PBL is a methodology I am trying to implement in my classroom, but as Levine points out, people don't like to try new things and I am, as noted in a previous post, facing some opposition from learners with this system. However, I strongly believe that it is important and I will not give up, as it is a much more effective way to think about learning, “particularly when you live in a world that’s incredibly unclear on what content is going to be relevant in not just 10 or 20 years, but in three years" (Levine). In conjunction with this, and in the same vein, Flat Classroom Project designs take this one step further to address the needs of employers who need workers who can "be collaborative, work across time zones and cultures because problems are so complex" in the 21st Century.

Both these feed into alternative assessment, as there are plenty of opportunities to partake in different roles and activities. Writing essays has to have its place whilst out-dated exams still exist but we must move away from these tests that "only show what some kids know, but leave out a whole bunch of kids who aren’t able to show what they know in different ways" (Levine). The crunch comes when it is exam and reporting time; we are currently in the process of decided what and how we report on our learners achievements who are lucky enough to not be in exam courses. In attempting to move away from grading and towards commenting, we need to design an effective system that allows for PBL, FCP and creativity, that fosters 21st Century trans-disciplinary skills and yet satisfies parents. And here comes the bigest hurdle and Levine's fifth criteria: Parent Education.

Levine's book is a start at educating parents to seek for "authentic success' which is not measured necessarily by grades. Until we can educate parents who are entrenched in the old-school ways, who are not exposed to all this amazing new thinking and ways of learning, who may still be a little bit frightened of technology - or who even have not thought about alternatives - we will still hit a brick wall and all our hard work will crack and fall apart. We will be forced to take our creativity and our technology and our 21st Century skills and glue them back together, mismatched as a grade. Mismatched to true achievement and failing to measure "authentic success".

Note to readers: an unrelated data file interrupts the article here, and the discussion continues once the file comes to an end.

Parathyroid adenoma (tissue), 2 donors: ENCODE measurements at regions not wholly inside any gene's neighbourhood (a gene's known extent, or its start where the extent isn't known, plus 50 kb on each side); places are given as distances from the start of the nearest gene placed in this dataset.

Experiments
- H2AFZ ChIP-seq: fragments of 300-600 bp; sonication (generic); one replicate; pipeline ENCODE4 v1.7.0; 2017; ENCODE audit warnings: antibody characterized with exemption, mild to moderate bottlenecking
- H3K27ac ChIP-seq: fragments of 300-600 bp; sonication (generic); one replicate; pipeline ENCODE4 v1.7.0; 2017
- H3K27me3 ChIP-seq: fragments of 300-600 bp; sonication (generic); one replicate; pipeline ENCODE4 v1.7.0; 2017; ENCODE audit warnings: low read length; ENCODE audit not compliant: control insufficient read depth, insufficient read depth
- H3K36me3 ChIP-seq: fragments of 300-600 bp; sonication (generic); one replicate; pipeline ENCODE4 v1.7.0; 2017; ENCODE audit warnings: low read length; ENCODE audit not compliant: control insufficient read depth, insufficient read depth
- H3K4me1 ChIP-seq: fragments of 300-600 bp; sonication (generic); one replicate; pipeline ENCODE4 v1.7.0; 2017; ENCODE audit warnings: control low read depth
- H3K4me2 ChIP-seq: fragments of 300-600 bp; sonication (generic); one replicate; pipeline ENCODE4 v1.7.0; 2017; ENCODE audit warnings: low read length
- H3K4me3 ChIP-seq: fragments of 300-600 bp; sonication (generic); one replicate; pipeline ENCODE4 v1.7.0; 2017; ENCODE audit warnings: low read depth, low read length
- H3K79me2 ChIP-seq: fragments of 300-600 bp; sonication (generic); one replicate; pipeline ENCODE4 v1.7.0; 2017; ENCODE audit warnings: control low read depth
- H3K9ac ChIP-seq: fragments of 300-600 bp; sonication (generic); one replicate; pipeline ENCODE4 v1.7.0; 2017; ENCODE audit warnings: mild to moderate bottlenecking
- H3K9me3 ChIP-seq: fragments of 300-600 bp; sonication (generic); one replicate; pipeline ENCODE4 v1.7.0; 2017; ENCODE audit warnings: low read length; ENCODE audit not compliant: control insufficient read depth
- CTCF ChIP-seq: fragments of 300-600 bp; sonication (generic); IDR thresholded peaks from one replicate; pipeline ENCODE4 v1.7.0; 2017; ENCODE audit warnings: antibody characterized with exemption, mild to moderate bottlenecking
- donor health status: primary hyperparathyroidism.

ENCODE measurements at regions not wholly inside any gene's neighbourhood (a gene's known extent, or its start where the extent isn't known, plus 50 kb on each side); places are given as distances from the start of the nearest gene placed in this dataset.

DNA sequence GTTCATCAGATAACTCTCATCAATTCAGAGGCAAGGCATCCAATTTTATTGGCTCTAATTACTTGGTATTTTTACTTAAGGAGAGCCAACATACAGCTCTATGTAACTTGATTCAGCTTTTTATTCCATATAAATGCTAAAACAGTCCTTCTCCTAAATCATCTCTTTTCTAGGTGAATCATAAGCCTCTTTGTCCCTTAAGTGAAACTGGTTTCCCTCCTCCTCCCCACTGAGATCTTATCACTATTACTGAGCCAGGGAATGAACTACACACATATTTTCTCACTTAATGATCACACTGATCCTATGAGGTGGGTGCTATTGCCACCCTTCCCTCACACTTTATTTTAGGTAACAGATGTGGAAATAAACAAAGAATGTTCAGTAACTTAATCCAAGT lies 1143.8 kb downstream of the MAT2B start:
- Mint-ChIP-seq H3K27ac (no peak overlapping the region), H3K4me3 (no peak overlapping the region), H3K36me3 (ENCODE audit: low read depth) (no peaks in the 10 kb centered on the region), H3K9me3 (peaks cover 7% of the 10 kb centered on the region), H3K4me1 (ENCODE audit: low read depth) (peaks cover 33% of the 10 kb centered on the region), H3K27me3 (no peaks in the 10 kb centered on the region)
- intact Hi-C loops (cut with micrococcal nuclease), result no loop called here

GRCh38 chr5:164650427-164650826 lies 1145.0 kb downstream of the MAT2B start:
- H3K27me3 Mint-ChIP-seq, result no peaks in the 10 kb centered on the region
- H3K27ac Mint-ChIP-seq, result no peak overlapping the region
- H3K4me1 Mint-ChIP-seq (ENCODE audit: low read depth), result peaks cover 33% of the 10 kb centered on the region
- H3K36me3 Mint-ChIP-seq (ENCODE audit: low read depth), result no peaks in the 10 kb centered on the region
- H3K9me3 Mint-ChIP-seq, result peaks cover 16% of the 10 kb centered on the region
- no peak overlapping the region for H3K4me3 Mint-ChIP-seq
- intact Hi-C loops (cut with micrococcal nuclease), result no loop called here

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"At Challenge Success, We Believe That Our Society Has Become Too Focused on Grades, Test Scores and Performance, Leaving Little Time and Energy for Our Kids to Become Resilient, Successful, Meaningful Contributors for the 21st Century." Challenge Success. N.p., n.d. Web. 26 Sept. 2012. <http://www.challengesuccess.org/>.

Levine, Madeline. Teach Your Children Well: Parenting for Authentic Success. New York: Harper, 2012. Print.

"MindShift." MindShift. N.p., n.d. Web. 26 Sept. 2012. <http://blogs.kqed.org/mindshift/2012/09/why-kids-need-schools-to-change/>.